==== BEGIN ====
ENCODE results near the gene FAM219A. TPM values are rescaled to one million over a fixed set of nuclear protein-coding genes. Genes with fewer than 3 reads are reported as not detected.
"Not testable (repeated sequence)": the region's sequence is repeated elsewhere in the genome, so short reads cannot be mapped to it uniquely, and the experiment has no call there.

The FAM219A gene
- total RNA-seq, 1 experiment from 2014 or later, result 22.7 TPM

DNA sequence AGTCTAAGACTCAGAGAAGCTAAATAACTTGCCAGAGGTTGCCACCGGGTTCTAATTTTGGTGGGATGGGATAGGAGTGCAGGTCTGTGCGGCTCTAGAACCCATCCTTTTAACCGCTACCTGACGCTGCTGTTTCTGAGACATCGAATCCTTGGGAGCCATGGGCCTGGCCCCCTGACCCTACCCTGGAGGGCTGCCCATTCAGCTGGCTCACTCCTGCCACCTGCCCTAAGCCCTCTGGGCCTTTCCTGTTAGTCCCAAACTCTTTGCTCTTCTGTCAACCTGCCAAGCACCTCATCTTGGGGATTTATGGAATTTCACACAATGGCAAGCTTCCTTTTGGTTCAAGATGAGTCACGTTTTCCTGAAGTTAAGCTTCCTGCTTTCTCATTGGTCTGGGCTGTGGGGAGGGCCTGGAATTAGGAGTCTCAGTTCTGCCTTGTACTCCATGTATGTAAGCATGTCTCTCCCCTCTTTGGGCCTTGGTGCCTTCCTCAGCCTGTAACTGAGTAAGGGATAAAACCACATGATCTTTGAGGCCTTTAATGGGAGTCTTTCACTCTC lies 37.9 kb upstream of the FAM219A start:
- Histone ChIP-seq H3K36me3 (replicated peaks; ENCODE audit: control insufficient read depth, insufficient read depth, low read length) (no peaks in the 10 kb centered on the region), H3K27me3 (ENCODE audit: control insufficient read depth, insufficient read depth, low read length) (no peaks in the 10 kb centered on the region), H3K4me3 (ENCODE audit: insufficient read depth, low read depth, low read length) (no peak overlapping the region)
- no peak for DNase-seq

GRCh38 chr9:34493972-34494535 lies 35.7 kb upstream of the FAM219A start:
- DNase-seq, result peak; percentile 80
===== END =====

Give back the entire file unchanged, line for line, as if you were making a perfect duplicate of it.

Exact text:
ENCODE results near the gene FAM219A. TPM values are rescaled to one million over a fixed set of nuclear protein-coding genes. Genes with fewer than 3 reads are reported as not detected.
"Not testable (repeated sequence)": the region's sequence is repeated elsewhere in the genome, so short reads cannot be mapped to it uniquely, and the experiment has no call there.

The FAM219A gene
- total RNA-seq, 1 experiment from 2014 or later, result 22.7 TPM

DNA sequence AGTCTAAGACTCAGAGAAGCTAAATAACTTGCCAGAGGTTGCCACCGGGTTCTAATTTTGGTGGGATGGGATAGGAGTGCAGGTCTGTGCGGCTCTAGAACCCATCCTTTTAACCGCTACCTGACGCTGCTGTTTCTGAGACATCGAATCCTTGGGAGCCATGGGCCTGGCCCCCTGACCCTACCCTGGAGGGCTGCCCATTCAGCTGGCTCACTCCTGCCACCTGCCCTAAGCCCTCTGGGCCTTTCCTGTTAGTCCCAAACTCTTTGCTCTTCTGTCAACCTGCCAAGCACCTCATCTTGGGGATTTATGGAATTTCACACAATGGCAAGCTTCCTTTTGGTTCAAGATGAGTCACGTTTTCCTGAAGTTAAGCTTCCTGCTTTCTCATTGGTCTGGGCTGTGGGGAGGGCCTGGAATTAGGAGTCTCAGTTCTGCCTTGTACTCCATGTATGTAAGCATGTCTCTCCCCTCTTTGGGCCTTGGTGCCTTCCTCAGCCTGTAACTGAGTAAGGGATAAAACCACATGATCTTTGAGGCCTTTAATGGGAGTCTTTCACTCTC lies 37.9 kb upstream of the FAM219A start:
- Histone ChIP-seq H3K36me3 (replicated peaks; ENCODE audit: control insufficient read depth, insufficient read depth, low read length) (no peaks in the 10 kb centered on the region), H3K27me3 (ENCODE audit: control insufficient read depth, insufficient read depth, low read length) (no peaks in the 10 kb centered on the region), H3K4me3 (ENCODE audit: insufficient read depth, low read depth, low read length) (no peak overlapping the region)
- no peak for DNase-seq

GRCh38 chr9:34493972-34494535 lies 35.7 kb upstream of the FAM219A start:
- DNase-seq, result peak; percentile 80